When Vice Admiral "Hammerin Hank" Mustin, shown here discussing the details of a Second Fleet exercise with Captain Frank Lugo, wrote the 1986 fighting instructions for his commanders, the Navy had almost 600 ships available to train, maintain, deploy, and - if necessary - fight.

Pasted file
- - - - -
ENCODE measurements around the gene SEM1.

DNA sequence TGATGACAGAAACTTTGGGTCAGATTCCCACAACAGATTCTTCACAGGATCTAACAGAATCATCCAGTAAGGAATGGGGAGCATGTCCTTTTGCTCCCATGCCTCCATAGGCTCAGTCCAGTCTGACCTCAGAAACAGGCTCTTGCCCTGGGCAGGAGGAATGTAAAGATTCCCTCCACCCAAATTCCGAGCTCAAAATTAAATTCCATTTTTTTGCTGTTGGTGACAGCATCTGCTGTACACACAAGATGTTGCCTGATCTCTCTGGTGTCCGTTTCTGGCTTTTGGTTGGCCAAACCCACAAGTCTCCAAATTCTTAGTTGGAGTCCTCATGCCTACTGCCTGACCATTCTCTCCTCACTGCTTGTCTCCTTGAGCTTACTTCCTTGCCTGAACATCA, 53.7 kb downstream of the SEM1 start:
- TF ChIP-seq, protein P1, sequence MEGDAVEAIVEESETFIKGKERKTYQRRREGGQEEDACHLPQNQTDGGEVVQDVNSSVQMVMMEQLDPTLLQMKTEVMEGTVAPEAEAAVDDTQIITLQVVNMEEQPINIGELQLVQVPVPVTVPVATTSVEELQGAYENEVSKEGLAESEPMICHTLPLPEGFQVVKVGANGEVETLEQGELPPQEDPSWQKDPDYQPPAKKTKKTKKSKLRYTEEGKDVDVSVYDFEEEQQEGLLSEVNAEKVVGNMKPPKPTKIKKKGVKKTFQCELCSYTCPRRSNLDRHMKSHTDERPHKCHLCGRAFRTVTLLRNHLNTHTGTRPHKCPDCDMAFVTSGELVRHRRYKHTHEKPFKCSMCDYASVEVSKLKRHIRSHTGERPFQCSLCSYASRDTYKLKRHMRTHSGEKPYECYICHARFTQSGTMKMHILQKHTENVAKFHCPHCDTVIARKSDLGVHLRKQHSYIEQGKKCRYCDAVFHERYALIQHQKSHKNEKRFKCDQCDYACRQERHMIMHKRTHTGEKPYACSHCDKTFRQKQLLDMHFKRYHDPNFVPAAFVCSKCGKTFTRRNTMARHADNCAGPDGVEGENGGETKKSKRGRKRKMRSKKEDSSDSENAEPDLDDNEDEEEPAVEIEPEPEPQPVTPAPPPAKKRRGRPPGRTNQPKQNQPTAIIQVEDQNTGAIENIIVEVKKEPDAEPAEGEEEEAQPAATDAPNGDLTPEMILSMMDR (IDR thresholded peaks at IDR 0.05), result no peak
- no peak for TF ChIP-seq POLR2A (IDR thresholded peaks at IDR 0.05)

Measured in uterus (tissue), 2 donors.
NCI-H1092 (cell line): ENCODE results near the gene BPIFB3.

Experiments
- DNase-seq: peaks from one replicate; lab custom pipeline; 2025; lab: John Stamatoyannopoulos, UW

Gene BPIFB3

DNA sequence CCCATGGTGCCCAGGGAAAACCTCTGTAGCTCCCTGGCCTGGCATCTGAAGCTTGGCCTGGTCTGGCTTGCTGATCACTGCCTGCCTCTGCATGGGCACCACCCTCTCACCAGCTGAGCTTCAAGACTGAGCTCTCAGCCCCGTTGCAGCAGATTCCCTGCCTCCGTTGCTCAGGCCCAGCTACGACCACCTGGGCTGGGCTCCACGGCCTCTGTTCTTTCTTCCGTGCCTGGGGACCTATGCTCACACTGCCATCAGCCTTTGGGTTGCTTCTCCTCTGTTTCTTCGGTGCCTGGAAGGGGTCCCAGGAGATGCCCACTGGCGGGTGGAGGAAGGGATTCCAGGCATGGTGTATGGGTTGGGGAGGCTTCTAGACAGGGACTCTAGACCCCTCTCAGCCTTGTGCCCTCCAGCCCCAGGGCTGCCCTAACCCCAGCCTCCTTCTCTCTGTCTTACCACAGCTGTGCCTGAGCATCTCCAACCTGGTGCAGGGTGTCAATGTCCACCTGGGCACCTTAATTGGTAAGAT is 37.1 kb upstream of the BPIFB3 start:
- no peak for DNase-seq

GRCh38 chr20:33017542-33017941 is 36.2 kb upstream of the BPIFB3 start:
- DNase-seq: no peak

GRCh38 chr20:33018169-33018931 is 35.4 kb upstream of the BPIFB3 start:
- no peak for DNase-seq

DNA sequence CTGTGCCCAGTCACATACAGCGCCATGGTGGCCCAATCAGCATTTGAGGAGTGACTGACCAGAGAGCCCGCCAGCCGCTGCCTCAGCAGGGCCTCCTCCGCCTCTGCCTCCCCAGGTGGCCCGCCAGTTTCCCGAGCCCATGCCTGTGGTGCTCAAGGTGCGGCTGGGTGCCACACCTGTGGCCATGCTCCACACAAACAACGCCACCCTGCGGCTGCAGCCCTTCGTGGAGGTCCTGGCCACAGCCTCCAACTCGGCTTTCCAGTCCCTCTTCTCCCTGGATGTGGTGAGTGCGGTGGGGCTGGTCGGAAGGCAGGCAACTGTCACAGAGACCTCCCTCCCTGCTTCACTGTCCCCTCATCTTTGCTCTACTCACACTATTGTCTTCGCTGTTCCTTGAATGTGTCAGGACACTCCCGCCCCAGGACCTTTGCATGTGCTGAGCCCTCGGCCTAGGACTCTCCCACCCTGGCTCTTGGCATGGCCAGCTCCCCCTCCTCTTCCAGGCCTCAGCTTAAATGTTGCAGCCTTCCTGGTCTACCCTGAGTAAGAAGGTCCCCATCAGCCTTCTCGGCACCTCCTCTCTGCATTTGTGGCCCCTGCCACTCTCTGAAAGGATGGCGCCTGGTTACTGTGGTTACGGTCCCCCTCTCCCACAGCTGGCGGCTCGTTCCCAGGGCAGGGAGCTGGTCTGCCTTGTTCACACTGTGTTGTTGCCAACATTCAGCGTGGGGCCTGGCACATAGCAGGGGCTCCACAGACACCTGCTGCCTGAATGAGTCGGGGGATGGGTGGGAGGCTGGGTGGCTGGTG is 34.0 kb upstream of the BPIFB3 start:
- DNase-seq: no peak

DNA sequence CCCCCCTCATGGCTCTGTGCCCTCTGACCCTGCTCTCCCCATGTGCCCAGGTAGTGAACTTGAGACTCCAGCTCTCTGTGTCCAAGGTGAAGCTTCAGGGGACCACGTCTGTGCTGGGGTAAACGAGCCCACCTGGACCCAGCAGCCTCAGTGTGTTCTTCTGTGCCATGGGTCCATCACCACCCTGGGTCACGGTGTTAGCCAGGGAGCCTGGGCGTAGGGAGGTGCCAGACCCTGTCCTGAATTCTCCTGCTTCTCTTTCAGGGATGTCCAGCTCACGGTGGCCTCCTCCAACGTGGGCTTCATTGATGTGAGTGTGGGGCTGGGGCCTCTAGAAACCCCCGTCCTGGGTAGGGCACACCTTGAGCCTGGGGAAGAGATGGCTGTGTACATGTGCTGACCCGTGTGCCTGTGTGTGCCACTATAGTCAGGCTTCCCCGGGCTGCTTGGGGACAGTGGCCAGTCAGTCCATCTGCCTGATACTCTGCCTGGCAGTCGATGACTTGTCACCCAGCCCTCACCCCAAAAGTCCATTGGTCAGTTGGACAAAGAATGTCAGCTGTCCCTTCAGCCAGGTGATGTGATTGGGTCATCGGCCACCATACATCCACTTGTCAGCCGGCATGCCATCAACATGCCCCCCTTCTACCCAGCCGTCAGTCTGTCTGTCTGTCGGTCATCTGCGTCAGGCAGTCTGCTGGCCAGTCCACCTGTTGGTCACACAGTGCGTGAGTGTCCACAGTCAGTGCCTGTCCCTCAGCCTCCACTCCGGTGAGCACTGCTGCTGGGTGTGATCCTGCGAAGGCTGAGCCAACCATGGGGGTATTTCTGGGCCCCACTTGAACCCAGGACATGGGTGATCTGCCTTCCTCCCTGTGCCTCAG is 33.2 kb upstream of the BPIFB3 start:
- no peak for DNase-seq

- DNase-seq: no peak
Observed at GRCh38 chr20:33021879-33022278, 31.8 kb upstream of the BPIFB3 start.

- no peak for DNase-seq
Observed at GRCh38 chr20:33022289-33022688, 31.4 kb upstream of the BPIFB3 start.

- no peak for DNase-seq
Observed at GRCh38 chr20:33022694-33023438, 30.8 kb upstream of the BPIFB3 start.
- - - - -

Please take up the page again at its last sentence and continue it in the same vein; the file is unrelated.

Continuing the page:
The U.S. Navy has been in steady decline qualitatively, quantitatively, and culturally in its ability to wage naval warfare against a peer adversary since the fall of the Soviet Union in 1991. The Navy has lost the corporate knowledge and cultural ethos to fight a peer navy and to prosecute an offensive naval campaign successfully. The causes are many, but of particular note are geopolitical shifts, budgetary pressures, and training focus. The Navy must move swiftly and seriously to escape its predicament while adversaries challenge the United States around the globe and several build blue-water navies and land-based anti-access systems specifically designed to defeat the U.S. Navy.